Shakespeare's "Sonnet 116" is one of his most often quoted, especially as part of marriage ceremonies, and the sonnet actually begins with a ceremonial tone and focuses on an unusual element:
Let me not to the marriage of true minds/Admit impediments.
In the context of a marriage in which love usually appears as the central focus, Shakespeare centers on the "marriage of true minds," not only implying that intellect has played a part in the decision to marry but also that the partners are equal. He quickly shifts to a more conventional aspect of marriage, but the opening lines are meant to establish that the intellect is as important as the heart.
The theme in the following six lines is that love is not true love if it attempts to change the other partner--true love honors the individual and does not try to mold the individual's behavior. More important:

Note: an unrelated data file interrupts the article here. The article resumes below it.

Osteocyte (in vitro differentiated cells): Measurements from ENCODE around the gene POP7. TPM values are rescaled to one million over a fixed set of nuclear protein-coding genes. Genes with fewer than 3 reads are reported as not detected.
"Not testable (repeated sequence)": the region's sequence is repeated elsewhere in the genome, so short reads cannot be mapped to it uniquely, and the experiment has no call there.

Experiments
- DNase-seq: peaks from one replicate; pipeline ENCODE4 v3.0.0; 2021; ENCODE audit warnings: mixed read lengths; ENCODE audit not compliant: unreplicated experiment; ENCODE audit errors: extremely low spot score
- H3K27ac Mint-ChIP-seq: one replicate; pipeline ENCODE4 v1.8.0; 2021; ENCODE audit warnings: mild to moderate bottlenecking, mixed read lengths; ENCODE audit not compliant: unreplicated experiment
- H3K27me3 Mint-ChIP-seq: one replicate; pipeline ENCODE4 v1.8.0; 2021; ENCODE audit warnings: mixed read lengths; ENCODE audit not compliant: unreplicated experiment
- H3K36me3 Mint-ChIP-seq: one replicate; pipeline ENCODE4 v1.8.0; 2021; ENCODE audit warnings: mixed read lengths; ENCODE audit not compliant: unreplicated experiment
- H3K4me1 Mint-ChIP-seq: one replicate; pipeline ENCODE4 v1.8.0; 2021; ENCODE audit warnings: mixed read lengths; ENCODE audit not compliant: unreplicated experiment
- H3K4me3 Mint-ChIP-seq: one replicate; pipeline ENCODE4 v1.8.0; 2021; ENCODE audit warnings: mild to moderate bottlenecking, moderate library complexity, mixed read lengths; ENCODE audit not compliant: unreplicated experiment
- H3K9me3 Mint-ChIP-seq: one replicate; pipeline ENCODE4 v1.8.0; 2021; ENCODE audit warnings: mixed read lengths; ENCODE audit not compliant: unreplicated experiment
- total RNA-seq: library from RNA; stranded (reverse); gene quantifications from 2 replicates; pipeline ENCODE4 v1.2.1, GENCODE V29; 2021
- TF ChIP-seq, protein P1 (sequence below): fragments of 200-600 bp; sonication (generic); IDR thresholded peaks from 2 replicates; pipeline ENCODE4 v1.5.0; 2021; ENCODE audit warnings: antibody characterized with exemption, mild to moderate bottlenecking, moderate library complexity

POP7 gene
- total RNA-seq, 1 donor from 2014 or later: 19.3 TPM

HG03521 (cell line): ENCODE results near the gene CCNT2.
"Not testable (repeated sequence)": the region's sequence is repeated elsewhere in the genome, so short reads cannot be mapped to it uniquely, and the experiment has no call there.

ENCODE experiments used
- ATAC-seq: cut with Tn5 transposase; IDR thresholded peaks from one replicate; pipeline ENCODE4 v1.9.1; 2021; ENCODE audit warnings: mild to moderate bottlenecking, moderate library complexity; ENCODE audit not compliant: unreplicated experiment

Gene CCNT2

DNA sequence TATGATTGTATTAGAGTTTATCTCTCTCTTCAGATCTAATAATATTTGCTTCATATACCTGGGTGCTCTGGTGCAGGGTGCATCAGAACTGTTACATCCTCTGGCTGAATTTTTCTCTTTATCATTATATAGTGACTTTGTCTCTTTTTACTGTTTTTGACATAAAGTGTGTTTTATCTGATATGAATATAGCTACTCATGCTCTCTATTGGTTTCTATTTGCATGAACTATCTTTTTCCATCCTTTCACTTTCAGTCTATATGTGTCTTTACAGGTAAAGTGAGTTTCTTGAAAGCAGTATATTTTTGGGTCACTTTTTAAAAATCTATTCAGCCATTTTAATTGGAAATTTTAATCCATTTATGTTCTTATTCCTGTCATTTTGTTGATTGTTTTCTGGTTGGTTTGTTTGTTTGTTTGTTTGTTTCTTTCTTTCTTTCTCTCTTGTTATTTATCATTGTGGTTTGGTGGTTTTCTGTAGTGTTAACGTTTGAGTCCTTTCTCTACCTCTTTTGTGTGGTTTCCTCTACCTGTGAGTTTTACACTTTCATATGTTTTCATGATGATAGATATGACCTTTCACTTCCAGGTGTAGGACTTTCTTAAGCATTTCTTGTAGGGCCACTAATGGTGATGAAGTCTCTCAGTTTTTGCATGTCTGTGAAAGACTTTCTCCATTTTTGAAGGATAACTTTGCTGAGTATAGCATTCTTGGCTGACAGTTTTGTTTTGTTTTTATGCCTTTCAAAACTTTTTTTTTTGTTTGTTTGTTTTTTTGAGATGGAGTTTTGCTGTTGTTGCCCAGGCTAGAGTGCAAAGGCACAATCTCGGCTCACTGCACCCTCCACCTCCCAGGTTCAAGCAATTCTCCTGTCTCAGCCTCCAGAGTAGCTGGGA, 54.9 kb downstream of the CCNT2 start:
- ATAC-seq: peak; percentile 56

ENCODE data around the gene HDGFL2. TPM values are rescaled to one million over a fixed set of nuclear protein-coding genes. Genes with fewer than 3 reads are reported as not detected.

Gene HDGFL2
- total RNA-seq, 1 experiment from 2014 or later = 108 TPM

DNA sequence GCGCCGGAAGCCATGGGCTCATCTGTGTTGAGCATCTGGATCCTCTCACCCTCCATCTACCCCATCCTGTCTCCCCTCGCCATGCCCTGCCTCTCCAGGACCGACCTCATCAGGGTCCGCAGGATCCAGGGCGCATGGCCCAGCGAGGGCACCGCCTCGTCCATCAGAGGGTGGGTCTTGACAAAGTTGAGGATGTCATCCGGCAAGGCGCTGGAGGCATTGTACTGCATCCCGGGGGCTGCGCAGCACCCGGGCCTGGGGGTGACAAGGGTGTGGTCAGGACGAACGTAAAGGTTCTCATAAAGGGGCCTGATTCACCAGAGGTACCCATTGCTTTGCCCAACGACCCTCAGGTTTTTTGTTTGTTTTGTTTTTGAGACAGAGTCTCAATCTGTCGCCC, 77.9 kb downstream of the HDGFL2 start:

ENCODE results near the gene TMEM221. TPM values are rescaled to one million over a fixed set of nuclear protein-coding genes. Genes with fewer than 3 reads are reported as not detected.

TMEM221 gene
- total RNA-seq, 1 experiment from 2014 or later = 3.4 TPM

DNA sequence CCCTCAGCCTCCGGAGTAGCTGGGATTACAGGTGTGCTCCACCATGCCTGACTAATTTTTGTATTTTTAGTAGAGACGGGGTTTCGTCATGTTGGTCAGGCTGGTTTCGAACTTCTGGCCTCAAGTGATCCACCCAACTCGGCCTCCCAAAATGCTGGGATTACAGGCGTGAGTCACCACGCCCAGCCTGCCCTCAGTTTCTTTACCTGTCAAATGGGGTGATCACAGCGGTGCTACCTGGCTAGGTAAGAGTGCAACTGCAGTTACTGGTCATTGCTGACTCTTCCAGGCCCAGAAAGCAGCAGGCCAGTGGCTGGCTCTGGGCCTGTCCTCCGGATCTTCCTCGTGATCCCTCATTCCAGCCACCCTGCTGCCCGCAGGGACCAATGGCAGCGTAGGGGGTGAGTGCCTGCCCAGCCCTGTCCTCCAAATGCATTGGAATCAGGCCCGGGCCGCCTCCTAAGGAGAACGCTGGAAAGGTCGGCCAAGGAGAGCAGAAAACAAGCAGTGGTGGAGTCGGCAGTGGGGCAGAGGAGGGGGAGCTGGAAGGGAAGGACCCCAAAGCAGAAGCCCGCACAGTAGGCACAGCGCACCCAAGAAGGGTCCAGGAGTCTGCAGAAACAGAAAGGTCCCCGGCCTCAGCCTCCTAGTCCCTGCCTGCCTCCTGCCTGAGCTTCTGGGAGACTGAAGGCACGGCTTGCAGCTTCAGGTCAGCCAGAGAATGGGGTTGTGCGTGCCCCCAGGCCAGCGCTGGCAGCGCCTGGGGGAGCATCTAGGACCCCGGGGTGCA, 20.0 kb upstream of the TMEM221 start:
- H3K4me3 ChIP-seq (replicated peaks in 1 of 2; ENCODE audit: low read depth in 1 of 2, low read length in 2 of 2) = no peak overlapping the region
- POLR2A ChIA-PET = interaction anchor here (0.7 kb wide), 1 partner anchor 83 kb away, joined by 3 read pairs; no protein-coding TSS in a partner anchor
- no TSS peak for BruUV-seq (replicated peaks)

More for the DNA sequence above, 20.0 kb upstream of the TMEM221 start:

O no! it is an ever-fixed mark/That looks on tempests and is never shaken;/It is the star to every wandering bark,/Whose worth's unknown, although his height be taken.
Using a metaphor that anyone in English society (as a sea-going nation) would understand, Shakespeare compares love to a lighthouse that guides any lost ship, whether that ship be particularly valuable or not, and love that is not affected by "tempests."
In the last four lines, Shakespeare's imagery is very conventional in the context of many of his sonnets: he argues that love is never affected by time:
. . . though rosy lips and cheeks/Within his bending sickle's compass come:/Love alters not with his brief hours and weeks,/But bears it out even to the edge of doom.
In other words, just as love is like a lighthouse, fixed and permanent, love remains constant and is not altered by time and death, lasting until Judgment Day.
The concluding couplet is Shakespeare's challenge to those who might argue with his sentiments in this sonnet: if I am wrong about this, then I'll acknowledge that I've never written anything and that I've never loved.